My introduction to two great themes of Alphonsian Spirituality did not come from a seminary retreat or a spiritual workshop. Rather, it came during my first visit to a major seminary chapel at Mount St. Alphonsus in Esopus, NY, that I was introduced to the themes behind St. Alphonsus’ understanding of the redemption: the crib and the cross.
The chapel contained the symbols found in any church or chapel: the altar, the tabernacle, the crucifix, etc. But then on either side of me I noticed a number of small side altars, each with a marble statue. The side altar on my left held a full-size replica of the Pietà from the 1939 World’s Fair, or so we were told as students. (I never confirmed the truth of this statement.) The side altar to my right showcased a life-sized manger scene with the infant Jesus in a crèche.
Each of the chapel’s pillars was decorated—as one might expect—with the Stations of the Cross. But as I walked around them I discovered something else I’d never seen: a series of stations created by St. Alphonsus Maria de Liguori to help people meditate on Jesus and the story of his infancy. For example, Station IV: Jesus is wrapped in swaddling clothes. Station VI: Jesus is adored by the Magi. Station XI: Jesus sleeps. And so it was during this chapel journey that I received St. Alphonsus’ message.1
Over time I’ve come to understand his message and its delivery through a variety of religious symbols. Each Redemptorist will study them, because they are central to the core thinking and spirituality of St. Aiphonsus. He viewed the mystery of the redemption as being linked not only to the passion, death, and resurrection of our Lord, but also to the incarnation. And he believed the two must be presented together for a full understanding of the gift provided by our Redeemer.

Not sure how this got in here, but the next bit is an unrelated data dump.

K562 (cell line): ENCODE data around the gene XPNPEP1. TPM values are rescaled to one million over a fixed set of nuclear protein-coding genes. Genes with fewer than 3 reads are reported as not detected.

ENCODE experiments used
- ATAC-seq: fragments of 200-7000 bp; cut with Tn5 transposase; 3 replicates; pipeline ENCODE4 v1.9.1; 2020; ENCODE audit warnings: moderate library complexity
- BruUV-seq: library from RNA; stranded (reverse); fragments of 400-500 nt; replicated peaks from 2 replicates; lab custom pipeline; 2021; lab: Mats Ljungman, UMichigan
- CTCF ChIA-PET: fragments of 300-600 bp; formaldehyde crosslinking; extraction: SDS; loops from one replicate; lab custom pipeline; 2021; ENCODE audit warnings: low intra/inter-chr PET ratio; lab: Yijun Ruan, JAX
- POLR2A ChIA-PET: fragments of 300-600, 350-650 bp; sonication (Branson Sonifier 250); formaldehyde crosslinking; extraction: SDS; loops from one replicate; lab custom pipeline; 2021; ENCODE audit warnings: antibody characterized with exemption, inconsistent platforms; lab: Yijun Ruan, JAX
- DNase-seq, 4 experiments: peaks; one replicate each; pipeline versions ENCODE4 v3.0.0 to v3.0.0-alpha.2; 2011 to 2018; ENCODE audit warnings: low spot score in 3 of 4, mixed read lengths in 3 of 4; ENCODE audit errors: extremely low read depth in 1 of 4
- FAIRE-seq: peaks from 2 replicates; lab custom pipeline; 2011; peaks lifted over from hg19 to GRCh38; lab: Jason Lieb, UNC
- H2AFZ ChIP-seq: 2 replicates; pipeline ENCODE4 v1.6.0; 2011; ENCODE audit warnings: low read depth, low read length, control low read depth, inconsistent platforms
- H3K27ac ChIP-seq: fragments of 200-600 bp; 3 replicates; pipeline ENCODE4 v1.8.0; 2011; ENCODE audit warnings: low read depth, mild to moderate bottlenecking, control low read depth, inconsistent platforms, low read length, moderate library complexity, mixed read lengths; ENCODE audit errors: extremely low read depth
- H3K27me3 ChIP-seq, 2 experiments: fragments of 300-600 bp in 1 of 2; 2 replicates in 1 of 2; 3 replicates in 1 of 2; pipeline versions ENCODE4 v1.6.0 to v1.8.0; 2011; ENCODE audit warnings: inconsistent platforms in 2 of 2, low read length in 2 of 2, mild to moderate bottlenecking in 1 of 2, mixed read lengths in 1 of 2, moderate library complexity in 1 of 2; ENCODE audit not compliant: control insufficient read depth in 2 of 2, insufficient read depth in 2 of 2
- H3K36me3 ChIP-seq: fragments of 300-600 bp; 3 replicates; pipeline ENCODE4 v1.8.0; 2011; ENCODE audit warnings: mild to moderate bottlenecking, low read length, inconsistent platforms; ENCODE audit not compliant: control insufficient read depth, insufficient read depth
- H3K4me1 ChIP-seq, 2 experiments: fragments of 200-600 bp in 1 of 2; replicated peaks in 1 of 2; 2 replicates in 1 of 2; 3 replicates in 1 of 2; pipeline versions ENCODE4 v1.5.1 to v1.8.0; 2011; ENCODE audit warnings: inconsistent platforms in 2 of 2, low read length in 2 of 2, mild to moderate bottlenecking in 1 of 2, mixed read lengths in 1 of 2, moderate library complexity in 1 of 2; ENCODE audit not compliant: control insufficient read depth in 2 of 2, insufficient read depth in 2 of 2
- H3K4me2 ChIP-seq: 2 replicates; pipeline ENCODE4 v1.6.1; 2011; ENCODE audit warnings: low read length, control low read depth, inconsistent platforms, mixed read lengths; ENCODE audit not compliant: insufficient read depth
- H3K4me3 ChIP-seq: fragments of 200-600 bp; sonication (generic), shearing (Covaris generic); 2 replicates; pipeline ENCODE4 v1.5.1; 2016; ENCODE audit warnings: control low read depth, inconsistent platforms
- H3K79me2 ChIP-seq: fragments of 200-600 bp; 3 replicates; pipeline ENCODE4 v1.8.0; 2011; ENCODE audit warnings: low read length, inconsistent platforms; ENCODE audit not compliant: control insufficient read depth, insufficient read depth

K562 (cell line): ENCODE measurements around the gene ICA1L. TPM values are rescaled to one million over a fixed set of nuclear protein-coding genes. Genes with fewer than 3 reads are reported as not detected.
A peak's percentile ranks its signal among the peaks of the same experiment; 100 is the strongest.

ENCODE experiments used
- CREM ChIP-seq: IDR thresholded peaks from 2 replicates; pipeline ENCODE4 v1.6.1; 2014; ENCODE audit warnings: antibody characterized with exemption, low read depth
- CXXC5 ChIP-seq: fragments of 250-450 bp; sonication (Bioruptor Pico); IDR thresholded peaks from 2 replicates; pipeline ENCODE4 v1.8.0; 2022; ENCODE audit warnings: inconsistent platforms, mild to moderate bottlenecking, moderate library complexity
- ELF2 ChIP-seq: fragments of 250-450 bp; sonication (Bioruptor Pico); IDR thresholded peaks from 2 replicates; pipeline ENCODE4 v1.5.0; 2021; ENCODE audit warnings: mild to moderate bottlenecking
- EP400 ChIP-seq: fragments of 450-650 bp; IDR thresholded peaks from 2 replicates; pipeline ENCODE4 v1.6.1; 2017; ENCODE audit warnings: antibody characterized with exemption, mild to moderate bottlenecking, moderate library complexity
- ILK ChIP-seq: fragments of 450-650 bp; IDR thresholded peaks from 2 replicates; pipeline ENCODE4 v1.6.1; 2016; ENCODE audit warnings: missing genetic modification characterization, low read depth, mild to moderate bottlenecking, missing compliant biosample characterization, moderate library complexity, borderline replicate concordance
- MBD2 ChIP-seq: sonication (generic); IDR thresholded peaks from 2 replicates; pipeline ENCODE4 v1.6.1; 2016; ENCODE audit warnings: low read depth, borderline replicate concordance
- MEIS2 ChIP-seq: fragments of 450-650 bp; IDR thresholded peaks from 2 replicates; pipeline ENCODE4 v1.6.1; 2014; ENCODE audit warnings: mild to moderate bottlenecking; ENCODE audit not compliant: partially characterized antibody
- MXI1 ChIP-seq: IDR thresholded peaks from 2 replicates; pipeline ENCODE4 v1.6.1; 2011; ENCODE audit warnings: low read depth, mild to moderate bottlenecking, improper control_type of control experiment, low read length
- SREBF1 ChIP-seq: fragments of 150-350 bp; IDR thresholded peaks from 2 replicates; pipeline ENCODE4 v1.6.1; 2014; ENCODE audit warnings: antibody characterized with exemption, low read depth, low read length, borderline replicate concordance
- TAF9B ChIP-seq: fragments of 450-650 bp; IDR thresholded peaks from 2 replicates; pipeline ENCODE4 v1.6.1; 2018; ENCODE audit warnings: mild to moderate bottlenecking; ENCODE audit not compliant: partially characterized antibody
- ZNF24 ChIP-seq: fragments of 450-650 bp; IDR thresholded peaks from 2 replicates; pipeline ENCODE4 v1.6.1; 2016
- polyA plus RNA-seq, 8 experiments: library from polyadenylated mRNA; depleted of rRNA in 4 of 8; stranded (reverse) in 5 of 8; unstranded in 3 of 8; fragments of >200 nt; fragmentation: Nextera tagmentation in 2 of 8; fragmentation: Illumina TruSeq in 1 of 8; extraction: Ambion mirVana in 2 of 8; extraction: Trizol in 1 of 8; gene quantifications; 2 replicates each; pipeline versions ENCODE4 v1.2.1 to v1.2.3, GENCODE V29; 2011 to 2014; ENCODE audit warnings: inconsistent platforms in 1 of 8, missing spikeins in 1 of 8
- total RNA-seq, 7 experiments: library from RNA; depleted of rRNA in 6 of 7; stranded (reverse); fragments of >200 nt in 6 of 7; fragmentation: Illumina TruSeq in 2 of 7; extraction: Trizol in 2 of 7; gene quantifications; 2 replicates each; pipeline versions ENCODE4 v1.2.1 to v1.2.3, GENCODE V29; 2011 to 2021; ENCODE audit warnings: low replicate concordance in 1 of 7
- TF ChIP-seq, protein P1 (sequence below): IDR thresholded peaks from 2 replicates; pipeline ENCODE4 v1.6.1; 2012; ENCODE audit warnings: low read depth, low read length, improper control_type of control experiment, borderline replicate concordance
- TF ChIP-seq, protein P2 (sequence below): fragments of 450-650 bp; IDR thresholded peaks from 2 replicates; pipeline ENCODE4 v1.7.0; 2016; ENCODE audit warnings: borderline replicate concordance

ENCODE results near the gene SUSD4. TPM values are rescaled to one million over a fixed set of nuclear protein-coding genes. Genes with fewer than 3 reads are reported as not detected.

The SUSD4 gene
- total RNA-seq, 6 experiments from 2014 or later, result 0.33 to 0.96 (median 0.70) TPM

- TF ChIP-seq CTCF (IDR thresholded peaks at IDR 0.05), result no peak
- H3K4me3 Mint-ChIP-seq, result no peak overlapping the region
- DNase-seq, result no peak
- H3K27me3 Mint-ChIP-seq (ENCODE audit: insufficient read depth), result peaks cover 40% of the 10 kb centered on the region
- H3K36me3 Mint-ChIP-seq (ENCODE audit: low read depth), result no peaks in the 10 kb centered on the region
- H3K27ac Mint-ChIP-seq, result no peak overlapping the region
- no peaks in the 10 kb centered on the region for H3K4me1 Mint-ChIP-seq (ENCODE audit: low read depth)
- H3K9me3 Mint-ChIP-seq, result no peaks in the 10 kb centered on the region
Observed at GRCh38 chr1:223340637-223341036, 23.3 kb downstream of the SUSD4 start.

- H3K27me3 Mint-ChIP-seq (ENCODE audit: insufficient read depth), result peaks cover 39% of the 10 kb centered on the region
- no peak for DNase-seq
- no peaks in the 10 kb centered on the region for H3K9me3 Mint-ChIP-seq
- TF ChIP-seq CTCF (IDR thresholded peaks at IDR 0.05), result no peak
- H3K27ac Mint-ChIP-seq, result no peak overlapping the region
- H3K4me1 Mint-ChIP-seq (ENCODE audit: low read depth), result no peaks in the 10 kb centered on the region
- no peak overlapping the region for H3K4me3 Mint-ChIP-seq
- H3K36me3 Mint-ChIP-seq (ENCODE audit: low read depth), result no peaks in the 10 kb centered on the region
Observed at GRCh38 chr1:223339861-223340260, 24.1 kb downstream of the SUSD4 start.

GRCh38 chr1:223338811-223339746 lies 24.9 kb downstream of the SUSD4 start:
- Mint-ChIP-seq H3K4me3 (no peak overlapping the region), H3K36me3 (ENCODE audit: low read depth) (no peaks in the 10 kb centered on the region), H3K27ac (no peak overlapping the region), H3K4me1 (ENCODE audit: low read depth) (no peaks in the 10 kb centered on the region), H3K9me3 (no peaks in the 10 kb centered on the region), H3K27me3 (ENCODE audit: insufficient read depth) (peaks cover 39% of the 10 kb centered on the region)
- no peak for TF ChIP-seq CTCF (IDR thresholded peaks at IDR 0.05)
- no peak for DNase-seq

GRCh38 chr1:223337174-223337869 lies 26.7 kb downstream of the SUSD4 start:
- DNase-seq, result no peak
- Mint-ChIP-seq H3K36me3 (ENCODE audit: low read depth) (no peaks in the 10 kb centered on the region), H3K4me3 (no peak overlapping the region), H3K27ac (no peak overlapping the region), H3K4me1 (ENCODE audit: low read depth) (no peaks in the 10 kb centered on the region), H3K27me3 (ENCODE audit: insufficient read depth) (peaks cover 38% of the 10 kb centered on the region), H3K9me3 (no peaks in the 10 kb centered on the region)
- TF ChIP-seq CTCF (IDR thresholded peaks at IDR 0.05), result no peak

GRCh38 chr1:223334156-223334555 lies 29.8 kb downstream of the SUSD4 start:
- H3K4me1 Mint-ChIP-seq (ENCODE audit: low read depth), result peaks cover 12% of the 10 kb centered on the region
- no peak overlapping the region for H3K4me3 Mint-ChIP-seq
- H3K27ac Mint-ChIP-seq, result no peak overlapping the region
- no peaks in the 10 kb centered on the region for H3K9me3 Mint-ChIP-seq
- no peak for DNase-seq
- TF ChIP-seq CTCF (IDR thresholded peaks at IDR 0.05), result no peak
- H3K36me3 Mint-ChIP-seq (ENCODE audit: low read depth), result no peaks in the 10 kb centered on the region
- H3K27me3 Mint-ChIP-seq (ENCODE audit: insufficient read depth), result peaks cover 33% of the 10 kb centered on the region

St. Alphonsus’ view of redemption was unique from that of other spiritual thinkers of his time. In his day, redemption was primarily focused on the passion of Christ. St. Alphonsus expanded this view to include the infancy story, which he saw as an essential part of the mystery of redemption. St. Alphonsus used the infancy story to offer insight into some of the core spiritual attitudes every person needs to bring to their reflection on redemption: amazement, tenderness, compassion, and gratitude.
Humanity has posed this question for centuries. The pagan religions understood God as distant and not at all interested in this world. We then listen to the Hebrew Scriptures that speak of one God, a God of heaven who can be approached only by select people such as priests and prophets; thus, he’s still somewhat distant from us. But through Moses and the prophets, we learn of God as we know him: one who looks down from heaven with mercy and compassion on those who seek him.
In the infancy story of Christ, God reaches out to us in a dramatic way by descending from heaven and entering our world. This is a God who, as attested to by the shepherds, journeys among ordinary people, a God who reaches out to both Jews and Gentiles, as represented by the Magi. Amazement is the best term to use here—amazement toward our God—he who reaches out to us in a way we could never imagine. We never dreamed God wanted to be that close to us.
Pagan religions saw gods as distant and mysterious divinities who kept their distance. When the gods did deal with us, pagans believed, their actions were often perceived as unsympathetic and aggressive. The Hebrew Scriptures speak of a God who is all-powerful but also has a tender side. The prophet Isaiah says our God will not break a bruised reed or snuff a smoldering wick. This text references a God of mercy.
The infancy story of Christ then presents us with a God who is very approachable, a God who comes to us as a vulnerable infant so we will not be afraid to enter into his midst. God presents himself in a way to remove fear and encourage a relationship. This presentation changes God’s portrayal from an all-powerful “crashing through the heavens” force to an image of gentleness and tenderness. What infant does not draw a response of gentleness?